Dear 2012: I’ve Got A Plan

ayearago

When I decided I wanted to make the escape from the cube I knew a plan was in order. The amount of money I was making from designing and shows was not nearly enough to cover my bills, so I cleaned off my white board and got to work figuring out how much I’d need to increase my productivity each month in order to reach my goal.

I worked backwards from where I wanted to be to where I was and figured out a time line. I made goals for blogging, freelancing, my template shop, aerial shows and aerial classes and figured out how much I’d need to make from each per month to earn a comfortable living.

Whether it’s running a marathon, losing 40 pounds or opening your own Etsy shop, you can do exactly the same…

1 // Figure out concrete dates and numbers (income, pounds, miles, sales, etc.) How much do you need to make, run, lose, each month to get to your goal? This is very important – if you don’t know where you want to end up, you won’t know how to start.

2 // Create weekly and monthly goals: This is where the white-board comes in handy. Break your big goal down even further into easy (easier?) to accomplish weekly and monthly goals. It makes it seem much more achievable when you’re only focused on what you need to do for the week. I have the next six months planned out with mini goals for each of my income streams, so I can see what’s working and what isn’t.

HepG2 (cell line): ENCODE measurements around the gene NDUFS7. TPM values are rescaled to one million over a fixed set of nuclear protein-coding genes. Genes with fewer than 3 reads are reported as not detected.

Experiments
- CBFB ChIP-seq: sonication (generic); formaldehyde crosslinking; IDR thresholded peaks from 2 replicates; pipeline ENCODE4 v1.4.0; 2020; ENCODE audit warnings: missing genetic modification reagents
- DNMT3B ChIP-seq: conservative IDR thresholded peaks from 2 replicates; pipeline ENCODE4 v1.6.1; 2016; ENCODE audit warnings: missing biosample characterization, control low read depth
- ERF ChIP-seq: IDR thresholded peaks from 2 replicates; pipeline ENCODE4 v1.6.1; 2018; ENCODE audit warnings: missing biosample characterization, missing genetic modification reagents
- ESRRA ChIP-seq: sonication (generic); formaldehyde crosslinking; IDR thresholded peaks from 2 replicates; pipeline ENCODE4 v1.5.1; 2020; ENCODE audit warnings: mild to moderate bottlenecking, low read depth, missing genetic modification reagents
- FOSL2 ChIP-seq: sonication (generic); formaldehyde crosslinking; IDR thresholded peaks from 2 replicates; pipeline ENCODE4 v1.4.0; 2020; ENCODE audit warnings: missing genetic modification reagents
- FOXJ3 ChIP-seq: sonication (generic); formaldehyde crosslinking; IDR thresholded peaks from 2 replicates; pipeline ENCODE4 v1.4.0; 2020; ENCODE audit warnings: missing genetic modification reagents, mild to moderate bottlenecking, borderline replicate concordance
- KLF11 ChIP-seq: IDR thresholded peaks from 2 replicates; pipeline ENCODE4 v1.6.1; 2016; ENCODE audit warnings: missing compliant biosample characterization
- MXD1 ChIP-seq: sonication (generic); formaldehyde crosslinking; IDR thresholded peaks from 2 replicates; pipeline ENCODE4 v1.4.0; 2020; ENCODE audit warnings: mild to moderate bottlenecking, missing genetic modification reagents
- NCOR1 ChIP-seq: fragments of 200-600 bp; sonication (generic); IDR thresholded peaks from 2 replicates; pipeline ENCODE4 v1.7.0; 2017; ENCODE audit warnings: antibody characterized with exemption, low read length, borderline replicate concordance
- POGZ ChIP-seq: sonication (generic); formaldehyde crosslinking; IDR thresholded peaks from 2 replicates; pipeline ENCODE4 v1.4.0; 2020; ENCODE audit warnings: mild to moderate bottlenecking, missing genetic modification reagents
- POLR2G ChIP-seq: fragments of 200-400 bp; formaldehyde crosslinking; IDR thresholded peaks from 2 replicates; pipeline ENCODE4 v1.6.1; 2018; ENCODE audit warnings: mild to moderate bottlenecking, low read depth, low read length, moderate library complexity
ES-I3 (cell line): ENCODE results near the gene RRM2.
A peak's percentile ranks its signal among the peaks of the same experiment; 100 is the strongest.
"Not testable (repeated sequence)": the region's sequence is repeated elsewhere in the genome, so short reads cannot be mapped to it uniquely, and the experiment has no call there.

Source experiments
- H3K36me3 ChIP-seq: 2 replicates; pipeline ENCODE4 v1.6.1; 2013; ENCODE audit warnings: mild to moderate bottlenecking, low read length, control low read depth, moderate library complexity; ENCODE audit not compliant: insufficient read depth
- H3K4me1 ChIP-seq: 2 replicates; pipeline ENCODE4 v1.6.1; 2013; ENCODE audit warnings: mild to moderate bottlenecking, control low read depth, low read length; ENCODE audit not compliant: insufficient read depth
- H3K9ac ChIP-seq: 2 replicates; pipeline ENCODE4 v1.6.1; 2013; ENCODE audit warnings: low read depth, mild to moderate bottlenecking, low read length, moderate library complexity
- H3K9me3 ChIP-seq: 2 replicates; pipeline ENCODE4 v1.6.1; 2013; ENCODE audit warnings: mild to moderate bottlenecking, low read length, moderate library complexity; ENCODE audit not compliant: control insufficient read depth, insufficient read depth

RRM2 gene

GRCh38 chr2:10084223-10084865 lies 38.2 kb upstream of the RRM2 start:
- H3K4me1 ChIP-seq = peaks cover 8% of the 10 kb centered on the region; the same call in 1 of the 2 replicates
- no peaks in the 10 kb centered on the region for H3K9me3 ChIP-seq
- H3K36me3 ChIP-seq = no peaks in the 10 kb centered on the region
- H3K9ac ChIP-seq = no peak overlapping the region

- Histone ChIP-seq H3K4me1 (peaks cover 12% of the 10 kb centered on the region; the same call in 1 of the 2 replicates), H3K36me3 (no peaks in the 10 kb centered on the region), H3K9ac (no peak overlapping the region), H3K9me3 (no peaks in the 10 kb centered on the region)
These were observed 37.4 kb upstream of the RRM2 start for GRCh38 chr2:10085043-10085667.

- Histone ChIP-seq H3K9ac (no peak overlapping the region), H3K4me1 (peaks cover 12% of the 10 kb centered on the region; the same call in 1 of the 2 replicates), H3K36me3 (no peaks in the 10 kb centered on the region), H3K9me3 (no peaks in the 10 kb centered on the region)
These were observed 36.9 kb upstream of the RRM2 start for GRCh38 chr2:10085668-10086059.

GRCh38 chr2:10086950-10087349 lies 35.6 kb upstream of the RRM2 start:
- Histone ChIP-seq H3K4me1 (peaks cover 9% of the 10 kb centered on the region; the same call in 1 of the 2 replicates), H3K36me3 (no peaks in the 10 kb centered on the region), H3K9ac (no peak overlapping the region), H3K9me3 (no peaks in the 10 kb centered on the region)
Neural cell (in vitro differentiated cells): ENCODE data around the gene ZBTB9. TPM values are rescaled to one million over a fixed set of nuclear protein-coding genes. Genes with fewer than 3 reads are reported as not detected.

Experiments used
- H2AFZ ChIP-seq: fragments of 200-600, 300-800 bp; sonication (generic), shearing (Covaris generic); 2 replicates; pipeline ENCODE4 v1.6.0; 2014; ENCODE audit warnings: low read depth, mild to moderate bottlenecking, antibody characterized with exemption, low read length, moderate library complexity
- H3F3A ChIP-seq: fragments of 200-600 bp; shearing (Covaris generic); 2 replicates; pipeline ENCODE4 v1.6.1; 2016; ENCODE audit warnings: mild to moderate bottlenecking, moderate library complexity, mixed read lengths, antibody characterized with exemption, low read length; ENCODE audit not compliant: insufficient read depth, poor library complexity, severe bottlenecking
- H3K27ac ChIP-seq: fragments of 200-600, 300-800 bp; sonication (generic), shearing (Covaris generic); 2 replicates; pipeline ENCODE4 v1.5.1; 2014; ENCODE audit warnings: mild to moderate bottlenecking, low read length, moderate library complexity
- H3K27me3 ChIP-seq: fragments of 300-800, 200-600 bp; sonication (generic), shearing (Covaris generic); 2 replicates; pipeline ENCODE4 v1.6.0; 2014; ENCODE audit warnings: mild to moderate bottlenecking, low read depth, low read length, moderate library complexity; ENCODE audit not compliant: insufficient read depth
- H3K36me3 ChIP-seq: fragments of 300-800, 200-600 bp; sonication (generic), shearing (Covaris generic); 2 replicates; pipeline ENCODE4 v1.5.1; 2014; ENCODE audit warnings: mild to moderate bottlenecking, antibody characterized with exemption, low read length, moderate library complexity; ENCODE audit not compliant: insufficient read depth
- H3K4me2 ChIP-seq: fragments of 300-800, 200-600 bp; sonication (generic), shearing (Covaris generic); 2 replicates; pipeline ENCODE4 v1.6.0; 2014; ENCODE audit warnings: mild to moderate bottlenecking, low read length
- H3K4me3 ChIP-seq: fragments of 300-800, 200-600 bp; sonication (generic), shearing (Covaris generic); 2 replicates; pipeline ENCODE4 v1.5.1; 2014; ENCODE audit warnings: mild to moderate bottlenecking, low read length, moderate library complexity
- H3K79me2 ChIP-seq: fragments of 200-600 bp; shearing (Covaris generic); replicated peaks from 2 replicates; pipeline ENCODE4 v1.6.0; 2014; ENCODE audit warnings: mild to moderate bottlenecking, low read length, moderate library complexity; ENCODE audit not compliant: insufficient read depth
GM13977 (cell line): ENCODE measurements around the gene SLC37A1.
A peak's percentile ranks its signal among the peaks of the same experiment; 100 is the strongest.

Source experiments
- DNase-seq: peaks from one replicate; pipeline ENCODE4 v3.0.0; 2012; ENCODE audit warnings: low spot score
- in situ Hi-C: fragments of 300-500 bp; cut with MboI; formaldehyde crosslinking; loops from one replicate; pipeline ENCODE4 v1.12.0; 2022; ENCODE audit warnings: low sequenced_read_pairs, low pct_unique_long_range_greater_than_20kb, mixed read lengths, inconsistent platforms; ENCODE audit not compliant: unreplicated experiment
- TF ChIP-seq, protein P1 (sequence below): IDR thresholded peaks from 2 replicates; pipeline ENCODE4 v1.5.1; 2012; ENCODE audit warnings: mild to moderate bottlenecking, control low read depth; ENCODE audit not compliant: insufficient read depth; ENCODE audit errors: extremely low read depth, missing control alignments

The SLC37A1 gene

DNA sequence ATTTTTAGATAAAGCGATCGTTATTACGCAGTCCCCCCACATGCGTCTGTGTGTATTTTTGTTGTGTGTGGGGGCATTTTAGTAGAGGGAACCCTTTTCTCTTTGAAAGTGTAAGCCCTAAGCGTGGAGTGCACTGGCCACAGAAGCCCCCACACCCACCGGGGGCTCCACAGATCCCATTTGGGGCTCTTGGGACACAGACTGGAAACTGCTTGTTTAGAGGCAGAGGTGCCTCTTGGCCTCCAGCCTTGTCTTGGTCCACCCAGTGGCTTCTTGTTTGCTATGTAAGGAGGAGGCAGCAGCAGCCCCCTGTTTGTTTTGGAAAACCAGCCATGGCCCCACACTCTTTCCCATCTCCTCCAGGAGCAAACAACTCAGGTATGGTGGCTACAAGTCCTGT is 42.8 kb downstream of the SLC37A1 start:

3 // Write it all down: I have three flexible-cover Moleskine notebooks that I always carry with me. One is for blog stuff, one is for freelance client stuff and one is for circus stuff. I use them to keep a record of ideas and to-dos.

4 // Do one things every day that moves you toward your goal. Even if you’re not feeling motivated, checking one little thing off your to-do list will keep you from feeling guilty and it might even jump start you into checking off a few more.

5 // Spreadsheets: I create spreadsheets in Google Docs to keep track of my client info, how much I’m making, how many templates I’m selling, how many students attend aerial class, how much we make from Weird Sisters shows, and all my expenses. Then each of those spreadsheets are connected into one with all my totals for the year. Sounds complicated, but once you have it set up it’s a huge help to keep track of how you’re doing.

6 // Check in monthly and yearly: What worked? What didn’t? Where do you need to adjust? There’s no shame in changing up your strategy after a few months or heading in a new direction. If something isn’t working then adjust your plan.

If you’re still not sure how to get started or have trouble staying motivated, this might help: 101 Ways to Find Inspiration, Stay Motivated & Achieve Your Goals

Any questions??

>>> TOMORROW: A little inspiration

<<< YESTERDAY: I don’t know what goals to make

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Comments

  1. says

    I admire that you are so organized with your goals and that you have measurements to gauge your progress. Oh man, I just sort of set a goal and somehow push myself to get it done haphazardly!

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